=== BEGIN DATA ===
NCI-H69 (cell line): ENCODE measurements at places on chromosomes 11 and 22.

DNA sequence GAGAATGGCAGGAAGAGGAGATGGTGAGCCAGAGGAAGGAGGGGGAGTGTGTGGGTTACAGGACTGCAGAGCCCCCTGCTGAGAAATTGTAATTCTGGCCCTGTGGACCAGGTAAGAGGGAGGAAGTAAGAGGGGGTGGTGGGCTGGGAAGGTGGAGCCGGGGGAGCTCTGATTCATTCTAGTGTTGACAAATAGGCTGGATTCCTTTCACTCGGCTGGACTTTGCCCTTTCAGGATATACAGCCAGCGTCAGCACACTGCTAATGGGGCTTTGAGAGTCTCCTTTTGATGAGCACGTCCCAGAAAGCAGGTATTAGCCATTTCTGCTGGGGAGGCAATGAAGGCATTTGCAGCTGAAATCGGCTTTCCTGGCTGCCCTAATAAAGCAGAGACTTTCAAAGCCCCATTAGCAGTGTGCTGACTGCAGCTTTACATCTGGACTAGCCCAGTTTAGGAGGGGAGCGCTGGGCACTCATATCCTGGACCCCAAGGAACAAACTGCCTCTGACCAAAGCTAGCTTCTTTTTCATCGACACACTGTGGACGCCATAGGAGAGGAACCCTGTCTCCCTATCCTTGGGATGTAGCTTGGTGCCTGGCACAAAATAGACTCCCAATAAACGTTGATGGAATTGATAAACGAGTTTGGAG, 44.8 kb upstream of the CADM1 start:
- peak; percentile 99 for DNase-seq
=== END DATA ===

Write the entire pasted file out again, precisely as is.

NCI-H69 (cell line): ENCODE measurements at places on chromosomes 11 and 22.

DNA sequence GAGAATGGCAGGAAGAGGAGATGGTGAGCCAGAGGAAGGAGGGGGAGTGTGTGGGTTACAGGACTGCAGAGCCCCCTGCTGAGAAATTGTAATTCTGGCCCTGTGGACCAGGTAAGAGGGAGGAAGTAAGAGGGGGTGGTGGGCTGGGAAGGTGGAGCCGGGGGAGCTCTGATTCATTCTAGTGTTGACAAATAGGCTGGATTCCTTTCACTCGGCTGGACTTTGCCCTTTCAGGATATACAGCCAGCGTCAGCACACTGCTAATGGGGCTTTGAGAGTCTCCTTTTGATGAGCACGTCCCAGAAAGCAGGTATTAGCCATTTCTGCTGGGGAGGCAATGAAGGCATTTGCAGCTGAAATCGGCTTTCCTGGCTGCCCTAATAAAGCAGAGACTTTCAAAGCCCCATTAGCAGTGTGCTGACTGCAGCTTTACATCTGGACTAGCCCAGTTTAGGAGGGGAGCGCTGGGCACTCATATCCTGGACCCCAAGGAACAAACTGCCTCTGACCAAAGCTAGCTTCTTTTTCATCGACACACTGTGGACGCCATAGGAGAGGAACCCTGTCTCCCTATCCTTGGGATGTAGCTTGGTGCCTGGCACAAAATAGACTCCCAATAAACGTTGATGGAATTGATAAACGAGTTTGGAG, 44.8 kb upstream of the CADM1 start:
- peak; percentile 99 for DNase-seq